Spiritual Healing

Are there health benefits to prayer?

It was the Sunday before Thanksgiving, and while most Americans were anticipating the joy of family togetherness and the turkey feast in the coming days, my family sat in the emergency room of St. Anthony’s Medical Center, stunned. My dad was rushed there after collapsing at home. Was it his heart, his lungs, his diabetes, or the flu-like symptoms he couldn’t shake for weeks? No one could tell us for sure at the time, and as the hours ticked by, the panic, desperation and helplessness began to consume me.

Two days later, on a Tuesday morning, my brother called me from the hospital’s intensive care unit to say we had to make our way to St. Anthony’s as soon as possible. The 11-minute drive to the hospital felt like 11 hours. When I arrived, my mom and my two younger brothers braced me for what could come that day: My dad was not expected to make it. He was diagnosed with Legionnaire’s Disease and the prognosis was not good: His lungs and heart were already weak, he could no longer breathe on his own, and St. Louis County’s previous six cases of the illness that year all resulted in death.

Just last month, results of the largest study of its kind into the power of prayer suggest no link between the supernatural and science. But the study’s outcome once again refuels the age-old debate between believers and non-believers regarding the spiritual effects
of prayer.

I know I prayed. I can’t remember how, where or when, but I remembered channeling my thoughts and my cries to God. It was as intense as I experienced prayer to be. On Thanksgiving Day, my dad remained in critical condition.

We’re Doing All We Can

Can you remember your last trip to the hospital to visit a seriously ill or dying loved one? It all appears out of your hands when doctors say, “We’re doing all we can.” They’re doing all they can, but are you? For me, when there was nothing left to cling to, I turned to prayer. It wasn’t a conscious choice, it was automatic, as if it was an inner default setting that kicked in when nothing else seemed to work.

Apparently, I’m not alone. According to Lois Tegethoff, a staff Chaplain at St. John’s Mercy Medical Center in St. Louis, a recent survey at her hospital is exactly what patients want and expect from their chaplains. “They express feeling comforted, strenghtened, supported, loved, and at peace.” But Tegethoff is quick to add prayer also includes asking for the strength to accept whatever is God’s will.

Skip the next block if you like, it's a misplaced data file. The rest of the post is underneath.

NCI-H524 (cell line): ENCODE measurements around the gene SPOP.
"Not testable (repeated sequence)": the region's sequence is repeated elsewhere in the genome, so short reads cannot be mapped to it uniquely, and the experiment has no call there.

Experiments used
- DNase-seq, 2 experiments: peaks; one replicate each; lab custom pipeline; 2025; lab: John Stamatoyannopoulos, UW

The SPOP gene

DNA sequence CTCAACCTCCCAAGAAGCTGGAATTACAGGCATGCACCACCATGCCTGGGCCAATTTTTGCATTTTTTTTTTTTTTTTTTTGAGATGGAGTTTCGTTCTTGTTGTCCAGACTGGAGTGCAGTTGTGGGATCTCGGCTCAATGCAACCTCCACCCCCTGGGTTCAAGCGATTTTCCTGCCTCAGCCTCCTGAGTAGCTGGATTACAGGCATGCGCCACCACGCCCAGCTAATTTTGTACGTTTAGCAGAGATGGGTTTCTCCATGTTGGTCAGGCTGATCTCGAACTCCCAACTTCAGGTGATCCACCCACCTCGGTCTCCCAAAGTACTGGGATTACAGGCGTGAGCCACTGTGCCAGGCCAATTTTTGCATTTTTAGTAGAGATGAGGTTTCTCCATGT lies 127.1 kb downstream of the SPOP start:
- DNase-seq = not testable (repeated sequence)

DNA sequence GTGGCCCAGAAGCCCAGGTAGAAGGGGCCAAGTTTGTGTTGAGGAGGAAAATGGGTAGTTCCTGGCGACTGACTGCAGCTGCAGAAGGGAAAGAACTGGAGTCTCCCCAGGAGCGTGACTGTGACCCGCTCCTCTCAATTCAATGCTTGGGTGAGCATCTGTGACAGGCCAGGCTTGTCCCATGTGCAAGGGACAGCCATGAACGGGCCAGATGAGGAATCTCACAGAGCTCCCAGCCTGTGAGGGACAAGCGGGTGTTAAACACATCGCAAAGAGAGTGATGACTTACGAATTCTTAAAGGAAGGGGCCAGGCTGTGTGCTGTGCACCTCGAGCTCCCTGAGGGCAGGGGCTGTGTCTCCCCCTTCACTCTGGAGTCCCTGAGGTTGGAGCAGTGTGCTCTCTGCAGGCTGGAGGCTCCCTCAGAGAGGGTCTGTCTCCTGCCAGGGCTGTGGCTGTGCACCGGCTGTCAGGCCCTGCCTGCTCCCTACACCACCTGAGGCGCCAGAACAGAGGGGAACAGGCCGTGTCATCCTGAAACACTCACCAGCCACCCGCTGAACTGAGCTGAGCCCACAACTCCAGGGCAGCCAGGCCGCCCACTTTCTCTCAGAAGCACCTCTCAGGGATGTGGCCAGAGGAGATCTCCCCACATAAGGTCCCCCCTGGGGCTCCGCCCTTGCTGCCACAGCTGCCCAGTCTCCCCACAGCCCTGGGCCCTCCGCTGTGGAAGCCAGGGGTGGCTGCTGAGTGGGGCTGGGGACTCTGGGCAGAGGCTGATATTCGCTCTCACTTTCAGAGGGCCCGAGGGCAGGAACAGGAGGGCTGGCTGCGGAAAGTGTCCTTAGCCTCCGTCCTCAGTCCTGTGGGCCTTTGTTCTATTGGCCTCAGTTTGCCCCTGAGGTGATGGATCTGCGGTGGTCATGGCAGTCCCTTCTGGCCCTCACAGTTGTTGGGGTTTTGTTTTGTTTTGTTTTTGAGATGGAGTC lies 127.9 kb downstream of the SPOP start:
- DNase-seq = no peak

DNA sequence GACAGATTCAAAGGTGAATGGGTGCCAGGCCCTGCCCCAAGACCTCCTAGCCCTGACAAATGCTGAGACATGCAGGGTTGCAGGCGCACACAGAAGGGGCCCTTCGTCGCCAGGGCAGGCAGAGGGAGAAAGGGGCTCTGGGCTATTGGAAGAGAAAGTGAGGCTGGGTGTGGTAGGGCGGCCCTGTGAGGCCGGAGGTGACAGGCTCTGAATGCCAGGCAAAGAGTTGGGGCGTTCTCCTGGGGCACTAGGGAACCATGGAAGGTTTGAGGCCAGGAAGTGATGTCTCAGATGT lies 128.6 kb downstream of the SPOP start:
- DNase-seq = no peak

God as Vending Machine

Nationally, more than 50 percent of Americans say they turn to prayer to promote healing and recovery for themselves and their loved ones. And it doesn’t seem to matter that just last month, results of the largest study of its kind into the power of prayer suggest no link between the supernatural and science. But the study’s outcome once again refuels the age-old debate between believers and non-believers regarding the spiritual effects of prayer.

“I don’t think this study is going to discredit God or stop people from praying when they or their loved ones are sick,” said David Stevens, a medical doctor and ethicist, and the Executive Director of Christian Medical & Dental Associations. “You can’t put God in a box or turn Him into a vending machine where you put in your prayer and get the results you want.”

In this much-touted study, researchers looking into intercessory prayer wanted to find out whether God answers prayers made on someone else’s behalf. The study followed 1,800 heart surgery patients at six medical centers between January 1998 and November 2000, looking for any complications within 30 days of the surgery. The results, published in the American Heart Journal, show prayer had no effect on recovery. 59 percent of the patients who knew people were praying for them developed complications, compared to 52 percent of patients who were told intercessory prayer was just a possibility.

Pro Prayer